Sensory Processing Disorder in Children
Sensory processing disorders impact a child’s ability to appropriately receive, process and react to sensory feedback. The disorder can impact on one of the following areas or a combination: visual, auditory, taste, touch and movement.
Sensory processing disorder effects the functional skill development of 1 in 20 children in Australia. Sensory processing disorder can go undiagnosed or untreated in children for a long period of time because it is often mistaken for poor behaviour or ‘melt downs’.
Signs and symptoms
A child may be hypersensitive (over reactive, sensory avoidance) or hyposensitive (under reactive, sensory seeking) to sensory stimulus. The disorder may appear with as a number of behavioural or personality traits the child may develop.
Melt downs which are not always explainable
Poor listening skills or being unable to follow complex tasks provided verbally or visually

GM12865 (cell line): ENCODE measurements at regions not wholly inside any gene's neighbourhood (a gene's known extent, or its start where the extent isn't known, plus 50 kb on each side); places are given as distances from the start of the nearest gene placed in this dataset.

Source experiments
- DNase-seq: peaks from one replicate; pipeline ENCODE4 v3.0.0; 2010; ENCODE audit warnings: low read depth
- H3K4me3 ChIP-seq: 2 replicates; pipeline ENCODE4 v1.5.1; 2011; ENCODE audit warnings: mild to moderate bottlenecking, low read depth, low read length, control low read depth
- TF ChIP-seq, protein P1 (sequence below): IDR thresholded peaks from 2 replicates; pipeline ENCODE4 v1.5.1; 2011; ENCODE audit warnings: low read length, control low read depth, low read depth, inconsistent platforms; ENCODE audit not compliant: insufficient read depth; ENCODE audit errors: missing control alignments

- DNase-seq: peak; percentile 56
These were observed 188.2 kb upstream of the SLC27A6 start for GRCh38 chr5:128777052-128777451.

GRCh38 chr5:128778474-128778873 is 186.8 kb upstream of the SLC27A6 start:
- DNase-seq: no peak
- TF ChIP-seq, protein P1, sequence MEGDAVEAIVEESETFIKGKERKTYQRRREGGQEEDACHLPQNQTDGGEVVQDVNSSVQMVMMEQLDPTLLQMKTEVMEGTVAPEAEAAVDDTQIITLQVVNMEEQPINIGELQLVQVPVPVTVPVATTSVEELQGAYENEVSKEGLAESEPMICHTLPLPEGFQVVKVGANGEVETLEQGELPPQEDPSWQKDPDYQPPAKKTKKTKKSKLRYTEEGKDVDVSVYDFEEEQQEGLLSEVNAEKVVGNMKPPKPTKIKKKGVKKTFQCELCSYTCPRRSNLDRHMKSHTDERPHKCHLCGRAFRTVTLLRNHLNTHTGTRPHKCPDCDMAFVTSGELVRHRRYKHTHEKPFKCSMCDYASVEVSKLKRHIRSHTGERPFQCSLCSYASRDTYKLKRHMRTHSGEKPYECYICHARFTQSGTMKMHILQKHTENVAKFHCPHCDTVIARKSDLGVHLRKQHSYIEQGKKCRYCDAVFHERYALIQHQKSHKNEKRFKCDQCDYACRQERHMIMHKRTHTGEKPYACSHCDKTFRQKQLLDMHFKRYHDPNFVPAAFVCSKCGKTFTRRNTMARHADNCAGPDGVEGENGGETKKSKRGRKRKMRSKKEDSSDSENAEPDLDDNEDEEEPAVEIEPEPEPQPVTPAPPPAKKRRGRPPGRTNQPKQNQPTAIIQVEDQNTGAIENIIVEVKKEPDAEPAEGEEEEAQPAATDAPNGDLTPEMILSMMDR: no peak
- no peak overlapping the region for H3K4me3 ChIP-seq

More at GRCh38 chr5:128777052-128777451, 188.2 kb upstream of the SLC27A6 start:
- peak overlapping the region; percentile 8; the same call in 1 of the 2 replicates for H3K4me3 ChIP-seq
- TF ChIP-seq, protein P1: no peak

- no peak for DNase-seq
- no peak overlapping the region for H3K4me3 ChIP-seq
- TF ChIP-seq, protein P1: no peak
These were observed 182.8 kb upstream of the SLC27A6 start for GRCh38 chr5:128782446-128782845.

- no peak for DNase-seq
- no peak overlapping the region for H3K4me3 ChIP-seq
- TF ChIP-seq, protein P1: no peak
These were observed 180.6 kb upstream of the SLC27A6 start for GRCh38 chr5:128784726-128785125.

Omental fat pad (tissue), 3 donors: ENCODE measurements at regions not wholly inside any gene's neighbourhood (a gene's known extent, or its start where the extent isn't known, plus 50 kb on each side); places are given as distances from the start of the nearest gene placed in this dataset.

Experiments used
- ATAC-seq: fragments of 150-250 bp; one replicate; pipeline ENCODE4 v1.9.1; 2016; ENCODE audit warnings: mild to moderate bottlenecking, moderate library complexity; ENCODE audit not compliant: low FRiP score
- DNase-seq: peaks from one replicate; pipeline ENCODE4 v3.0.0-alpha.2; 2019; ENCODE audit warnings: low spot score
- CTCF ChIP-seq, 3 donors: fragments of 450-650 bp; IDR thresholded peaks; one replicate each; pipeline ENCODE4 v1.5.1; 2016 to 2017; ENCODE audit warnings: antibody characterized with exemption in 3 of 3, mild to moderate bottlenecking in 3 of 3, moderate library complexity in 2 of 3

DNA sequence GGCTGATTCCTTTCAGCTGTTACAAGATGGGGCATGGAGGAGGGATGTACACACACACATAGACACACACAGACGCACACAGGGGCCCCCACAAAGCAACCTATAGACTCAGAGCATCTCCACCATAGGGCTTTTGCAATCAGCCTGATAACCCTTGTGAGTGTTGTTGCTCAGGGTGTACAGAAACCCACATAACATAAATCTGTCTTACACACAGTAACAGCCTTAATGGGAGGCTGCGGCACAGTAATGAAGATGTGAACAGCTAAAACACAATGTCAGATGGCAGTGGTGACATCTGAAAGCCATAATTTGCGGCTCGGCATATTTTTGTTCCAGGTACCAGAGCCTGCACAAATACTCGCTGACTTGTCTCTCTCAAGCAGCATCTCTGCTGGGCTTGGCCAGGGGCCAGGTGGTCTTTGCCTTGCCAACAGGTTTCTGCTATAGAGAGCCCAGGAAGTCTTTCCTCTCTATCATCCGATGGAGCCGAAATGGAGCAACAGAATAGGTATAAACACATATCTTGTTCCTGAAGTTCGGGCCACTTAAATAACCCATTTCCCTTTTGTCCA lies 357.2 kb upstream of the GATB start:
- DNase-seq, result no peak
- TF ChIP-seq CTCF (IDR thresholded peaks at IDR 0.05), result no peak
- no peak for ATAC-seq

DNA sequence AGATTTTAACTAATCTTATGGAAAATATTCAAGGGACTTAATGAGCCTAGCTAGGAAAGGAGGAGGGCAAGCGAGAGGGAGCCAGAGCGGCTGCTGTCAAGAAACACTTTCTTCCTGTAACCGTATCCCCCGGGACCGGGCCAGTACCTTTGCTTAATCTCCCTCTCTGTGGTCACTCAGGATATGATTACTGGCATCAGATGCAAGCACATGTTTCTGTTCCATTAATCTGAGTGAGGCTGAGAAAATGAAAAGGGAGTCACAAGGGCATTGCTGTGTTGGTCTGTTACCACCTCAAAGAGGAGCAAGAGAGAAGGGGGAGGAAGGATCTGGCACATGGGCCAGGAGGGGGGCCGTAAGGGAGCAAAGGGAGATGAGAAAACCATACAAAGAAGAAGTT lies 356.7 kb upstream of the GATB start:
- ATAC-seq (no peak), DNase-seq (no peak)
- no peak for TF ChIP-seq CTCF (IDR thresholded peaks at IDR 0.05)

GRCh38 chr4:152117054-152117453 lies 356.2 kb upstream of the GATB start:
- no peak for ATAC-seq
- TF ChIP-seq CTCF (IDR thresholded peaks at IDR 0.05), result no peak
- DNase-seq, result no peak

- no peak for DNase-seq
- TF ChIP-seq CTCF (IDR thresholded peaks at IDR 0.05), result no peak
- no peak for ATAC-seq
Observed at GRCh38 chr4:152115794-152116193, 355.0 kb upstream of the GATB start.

Fidgety behaviour during classroom activities or tasks requiring the child to concentrate for an extended period of time
Child appears unsettled while seated at a desk, chair or during floor activities- swinging legs, moving around on the chair or unable to sit still.
Avoiding rooms or social settings
Putting objects in mouth
Over or under sensitive to movement, noise, taste, smell or touch
Sniffs, licks and touches objects inappropriately
Fussy with foods- taste, texture or smell
Unresponsive to a stimulus which we would usually respond to
Difficulty dealing with change in routine or environment